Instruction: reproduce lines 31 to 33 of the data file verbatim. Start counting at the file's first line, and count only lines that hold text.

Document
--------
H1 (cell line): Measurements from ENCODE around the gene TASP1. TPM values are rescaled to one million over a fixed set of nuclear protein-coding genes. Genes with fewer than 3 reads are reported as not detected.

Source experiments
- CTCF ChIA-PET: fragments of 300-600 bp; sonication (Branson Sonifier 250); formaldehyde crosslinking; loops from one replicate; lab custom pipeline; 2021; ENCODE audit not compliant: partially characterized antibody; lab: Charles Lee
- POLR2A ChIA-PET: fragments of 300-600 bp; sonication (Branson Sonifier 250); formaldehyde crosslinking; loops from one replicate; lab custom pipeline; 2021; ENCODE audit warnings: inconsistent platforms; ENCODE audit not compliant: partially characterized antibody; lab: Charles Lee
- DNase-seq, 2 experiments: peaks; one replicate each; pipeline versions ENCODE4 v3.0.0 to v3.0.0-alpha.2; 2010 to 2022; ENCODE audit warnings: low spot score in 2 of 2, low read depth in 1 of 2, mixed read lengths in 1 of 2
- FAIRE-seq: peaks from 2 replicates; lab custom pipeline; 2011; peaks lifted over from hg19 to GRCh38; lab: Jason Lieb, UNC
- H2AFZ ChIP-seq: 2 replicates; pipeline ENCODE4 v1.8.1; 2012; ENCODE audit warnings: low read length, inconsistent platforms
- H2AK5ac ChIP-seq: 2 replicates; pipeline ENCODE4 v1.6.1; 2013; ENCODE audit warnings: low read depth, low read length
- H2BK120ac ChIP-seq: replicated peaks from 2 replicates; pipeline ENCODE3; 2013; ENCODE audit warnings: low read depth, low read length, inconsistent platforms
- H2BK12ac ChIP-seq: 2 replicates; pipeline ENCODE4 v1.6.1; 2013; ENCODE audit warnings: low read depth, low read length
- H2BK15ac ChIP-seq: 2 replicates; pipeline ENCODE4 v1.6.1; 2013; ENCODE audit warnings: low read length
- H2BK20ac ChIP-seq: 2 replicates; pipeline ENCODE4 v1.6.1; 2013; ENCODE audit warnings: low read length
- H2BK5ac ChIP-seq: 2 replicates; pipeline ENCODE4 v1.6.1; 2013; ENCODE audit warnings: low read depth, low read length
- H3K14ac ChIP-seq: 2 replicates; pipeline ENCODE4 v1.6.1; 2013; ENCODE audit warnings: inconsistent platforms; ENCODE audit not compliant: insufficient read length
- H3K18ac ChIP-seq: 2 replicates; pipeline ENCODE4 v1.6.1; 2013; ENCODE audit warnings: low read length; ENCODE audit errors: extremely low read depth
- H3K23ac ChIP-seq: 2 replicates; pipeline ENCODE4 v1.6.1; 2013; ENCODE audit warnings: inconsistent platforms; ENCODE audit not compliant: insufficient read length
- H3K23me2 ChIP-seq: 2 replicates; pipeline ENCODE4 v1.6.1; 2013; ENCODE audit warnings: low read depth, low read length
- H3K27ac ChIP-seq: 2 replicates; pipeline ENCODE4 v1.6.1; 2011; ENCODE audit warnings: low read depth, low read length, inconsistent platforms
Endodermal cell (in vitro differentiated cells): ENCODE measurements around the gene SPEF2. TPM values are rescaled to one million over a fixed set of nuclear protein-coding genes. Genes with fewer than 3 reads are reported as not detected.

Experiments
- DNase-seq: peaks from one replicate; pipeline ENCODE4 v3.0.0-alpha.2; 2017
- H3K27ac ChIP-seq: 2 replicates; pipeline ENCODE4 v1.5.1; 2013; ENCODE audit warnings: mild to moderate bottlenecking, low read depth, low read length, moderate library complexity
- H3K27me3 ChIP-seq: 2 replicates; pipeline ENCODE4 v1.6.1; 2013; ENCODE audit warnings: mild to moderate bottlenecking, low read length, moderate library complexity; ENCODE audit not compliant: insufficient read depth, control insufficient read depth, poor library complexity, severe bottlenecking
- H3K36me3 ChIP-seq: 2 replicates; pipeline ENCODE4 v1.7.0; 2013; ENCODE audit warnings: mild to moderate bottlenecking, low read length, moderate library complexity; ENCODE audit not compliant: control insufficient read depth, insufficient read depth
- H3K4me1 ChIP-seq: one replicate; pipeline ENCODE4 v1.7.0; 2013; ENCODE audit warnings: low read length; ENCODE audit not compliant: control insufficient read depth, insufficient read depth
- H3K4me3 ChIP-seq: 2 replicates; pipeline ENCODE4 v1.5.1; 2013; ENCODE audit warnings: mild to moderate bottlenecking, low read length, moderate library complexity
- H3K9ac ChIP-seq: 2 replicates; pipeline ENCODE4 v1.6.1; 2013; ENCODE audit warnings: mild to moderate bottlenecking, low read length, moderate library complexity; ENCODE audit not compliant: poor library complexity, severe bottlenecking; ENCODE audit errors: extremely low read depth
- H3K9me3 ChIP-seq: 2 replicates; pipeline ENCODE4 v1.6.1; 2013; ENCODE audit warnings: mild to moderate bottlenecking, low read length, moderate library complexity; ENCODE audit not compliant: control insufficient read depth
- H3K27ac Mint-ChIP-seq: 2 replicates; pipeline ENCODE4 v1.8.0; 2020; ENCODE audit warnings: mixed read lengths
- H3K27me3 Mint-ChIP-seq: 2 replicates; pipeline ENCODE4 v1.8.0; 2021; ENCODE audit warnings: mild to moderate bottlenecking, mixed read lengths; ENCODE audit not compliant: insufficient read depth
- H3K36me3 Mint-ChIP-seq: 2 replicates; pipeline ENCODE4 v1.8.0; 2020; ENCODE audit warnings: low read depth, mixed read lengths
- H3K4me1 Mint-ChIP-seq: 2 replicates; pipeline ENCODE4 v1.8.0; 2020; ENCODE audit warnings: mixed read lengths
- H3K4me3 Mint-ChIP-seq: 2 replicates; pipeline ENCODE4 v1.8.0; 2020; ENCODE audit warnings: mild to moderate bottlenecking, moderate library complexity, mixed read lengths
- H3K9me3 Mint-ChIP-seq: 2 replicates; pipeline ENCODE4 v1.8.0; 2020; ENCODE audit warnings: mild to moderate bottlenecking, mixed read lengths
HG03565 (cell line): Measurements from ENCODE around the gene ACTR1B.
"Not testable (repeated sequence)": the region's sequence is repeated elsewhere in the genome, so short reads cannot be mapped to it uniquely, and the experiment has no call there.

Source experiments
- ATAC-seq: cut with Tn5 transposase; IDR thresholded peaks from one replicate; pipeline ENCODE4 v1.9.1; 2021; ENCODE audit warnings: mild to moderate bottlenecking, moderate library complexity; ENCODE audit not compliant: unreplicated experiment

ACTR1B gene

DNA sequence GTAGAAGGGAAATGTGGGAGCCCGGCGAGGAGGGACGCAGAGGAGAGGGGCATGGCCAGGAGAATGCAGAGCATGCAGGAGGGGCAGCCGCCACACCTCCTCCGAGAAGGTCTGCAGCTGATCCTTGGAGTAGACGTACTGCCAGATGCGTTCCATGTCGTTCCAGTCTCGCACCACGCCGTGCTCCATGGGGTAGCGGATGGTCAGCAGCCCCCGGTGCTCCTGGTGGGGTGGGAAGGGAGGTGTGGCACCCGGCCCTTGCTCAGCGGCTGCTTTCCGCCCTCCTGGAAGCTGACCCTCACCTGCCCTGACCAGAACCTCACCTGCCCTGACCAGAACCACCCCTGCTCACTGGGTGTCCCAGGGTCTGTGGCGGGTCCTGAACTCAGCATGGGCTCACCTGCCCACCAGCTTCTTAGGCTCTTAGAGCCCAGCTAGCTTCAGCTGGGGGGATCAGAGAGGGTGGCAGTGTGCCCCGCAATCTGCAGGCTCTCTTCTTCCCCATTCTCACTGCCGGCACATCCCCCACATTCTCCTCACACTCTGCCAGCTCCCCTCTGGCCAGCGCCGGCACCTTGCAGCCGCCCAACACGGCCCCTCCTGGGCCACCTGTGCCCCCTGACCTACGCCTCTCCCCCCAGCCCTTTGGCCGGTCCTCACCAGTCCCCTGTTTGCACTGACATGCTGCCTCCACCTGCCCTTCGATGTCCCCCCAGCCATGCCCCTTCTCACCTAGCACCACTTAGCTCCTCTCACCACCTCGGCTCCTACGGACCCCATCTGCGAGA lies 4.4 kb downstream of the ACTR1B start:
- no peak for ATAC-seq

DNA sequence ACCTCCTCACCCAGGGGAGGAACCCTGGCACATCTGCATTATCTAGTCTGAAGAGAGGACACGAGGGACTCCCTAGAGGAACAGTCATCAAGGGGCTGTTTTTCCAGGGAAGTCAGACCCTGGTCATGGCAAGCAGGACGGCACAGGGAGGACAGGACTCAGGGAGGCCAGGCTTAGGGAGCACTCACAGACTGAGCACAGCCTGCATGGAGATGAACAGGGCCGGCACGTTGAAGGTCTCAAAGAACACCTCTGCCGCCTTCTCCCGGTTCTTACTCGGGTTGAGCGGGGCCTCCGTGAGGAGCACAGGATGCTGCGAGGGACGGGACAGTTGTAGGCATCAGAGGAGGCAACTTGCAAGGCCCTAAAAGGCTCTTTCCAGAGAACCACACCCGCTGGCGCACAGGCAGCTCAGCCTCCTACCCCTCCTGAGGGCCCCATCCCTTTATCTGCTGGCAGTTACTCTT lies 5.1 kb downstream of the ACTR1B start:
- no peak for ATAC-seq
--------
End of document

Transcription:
- H3K36me3 Mint-ChIP-seq: 2 replicates; pipeline ENCODE4 v1.8.0; 2020; ENCODE audit warnings: low read depth, mixed read lengths
- H3K4me1 Mint-ChIP-seq: 2 replicates; pipeline ENCODE4 v1.8.0; 2020; ENCODE audit warnings: mixed read lengths
- H3K4me3 Mint-ChIP-seq: 2 replicates; pipeline ENCODE4 v1.8.0; 2020; ENCODE audit warnings: mild to moderate bottlenecking, moderate library complexity, mixed read lengths